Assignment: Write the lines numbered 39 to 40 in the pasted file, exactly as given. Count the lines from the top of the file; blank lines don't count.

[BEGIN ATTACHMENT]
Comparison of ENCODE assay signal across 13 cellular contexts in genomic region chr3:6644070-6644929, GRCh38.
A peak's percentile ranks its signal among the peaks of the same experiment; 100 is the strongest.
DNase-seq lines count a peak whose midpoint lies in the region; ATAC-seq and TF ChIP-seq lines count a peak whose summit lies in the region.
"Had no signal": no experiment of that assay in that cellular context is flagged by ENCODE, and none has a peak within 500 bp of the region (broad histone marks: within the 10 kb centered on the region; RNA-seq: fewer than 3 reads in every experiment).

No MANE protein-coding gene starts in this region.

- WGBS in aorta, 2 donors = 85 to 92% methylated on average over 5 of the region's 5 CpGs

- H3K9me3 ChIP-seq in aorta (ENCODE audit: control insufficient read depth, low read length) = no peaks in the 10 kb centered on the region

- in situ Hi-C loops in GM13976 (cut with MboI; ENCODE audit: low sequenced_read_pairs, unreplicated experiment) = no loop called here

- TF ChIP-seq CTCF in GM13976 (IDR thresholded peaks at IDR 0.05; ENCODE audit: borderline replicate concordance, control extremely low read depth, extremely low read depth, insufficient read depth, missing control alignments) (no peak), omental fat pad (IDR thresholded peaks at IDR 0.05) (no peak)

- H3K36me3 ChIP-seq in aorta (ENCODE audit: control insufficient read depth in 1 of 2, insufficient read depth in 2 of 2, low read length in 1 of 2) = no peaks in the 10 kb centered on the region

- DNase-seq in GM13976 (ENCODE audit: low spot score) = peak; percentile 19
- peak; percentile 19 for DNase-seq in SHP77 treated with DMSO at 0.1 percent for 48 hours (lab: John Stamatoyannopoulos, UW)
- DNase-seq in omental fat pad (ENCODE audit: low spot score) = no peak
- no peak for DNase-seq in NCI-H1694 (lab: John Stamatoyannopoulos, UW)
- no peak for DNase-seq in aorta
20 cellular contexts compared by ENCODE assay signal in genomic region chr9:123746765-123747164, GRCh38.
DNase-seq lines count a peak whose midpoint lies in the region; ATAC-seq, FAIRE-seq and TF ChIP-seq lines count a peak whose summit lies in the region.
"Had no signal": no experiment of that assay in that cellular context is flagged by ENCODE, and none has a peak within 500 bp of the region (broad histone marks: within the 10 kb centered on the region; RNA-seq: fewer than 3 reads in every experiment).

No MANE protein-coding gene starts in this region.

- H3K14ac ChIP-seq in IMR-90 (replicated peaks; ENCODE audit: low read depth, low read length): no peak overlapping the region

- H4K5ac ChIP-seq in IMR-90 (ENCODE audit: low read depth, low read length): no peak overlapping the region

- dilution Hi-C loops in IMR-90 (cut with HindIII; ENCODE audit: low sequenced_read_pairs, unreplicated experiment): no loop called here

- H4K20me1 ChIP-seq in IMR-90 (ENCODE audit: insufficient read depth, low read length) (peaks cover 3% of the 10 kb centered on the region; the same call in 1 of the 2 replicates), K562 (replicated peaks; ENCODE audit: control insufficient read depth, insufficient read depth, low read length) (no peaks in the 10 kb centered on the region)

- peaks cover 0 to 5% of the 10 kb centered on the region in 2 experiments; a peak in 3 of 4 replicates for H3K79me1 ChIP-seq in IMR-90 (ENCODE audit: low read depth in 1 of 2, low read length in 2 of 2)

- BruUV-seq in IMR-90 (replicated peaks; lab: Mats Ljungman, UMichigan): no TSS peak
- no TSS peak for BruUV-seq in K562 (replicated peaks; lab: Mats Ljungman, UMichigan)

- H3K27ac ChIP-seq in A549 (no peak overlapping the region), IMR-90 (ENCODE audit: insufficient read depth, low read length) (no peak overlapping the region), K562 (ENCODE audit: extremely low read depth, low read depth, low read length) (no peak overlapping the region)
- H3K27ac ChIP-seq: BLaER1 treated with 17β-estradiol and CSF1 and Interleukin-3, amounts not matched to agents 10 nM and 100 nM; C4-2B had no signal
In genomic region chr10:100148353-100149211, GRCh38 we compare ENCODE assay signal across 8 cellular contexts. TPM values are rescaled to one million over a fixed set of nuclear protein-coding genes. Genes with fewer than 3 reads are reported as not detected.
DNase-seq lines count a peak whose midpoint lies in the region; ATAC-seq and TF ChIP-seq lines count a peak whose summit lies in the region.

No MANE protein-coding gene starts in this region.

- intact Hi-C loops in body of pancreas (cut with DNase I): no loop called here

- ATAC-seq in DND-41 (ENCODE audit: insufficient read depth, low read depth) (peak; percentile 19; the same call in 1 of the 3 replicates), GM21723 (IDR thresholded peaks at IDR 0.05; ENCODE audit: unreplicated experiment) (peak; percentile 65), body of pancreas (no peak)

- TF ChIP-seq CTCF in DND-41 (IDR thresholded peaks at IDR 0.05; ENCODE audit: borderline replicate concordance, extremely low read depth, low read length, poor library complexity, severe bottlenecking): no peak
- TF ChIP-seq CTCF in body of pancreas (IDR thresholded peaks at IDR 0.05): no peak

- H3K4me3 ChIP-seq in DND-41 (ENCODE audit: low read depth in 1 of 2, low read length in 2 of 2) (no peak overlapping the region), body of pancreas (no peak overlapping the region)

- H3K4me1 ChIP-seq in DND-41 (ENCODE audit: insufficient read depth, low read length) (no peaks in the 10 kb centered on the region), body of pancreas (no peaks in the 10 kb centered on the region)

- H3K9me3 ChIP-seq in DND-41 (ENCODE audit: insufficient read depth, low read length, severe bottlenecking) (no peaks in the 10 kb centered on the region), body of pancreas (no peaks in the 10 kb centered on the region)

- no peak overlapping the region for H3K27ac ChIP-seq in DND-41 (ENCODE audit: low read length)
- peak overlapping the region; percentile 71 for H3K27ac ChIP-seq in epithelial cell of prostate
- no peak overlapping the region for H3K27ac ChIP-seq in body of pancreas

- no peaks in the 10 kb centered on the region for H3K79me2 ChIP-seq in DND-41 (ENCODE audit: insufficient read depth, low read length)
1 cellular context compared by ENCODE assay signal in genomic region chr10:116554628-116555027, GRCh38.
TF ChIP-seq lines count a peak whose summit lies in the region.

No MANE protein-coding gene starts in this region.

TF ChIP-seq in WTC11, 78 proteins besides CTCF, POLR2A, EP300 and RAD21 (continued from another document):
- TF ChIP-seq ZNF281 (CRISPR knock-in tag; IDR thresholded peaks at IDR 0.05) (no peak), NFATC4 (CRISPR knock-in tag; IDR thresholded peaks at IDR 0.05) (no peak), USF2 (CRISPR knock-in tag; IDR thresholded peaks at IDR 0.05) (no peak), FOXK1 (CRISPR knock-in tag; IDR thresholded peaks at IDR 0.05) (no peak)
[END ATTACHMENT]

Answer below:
- no peak overlapping the region for H3K27ac ChIP-seq in DND-41 (ENCODE audit: low read length)
- peak overlapping the region; percentile 71 for H3K27ac ChIP-seq in epithelial cell of prostate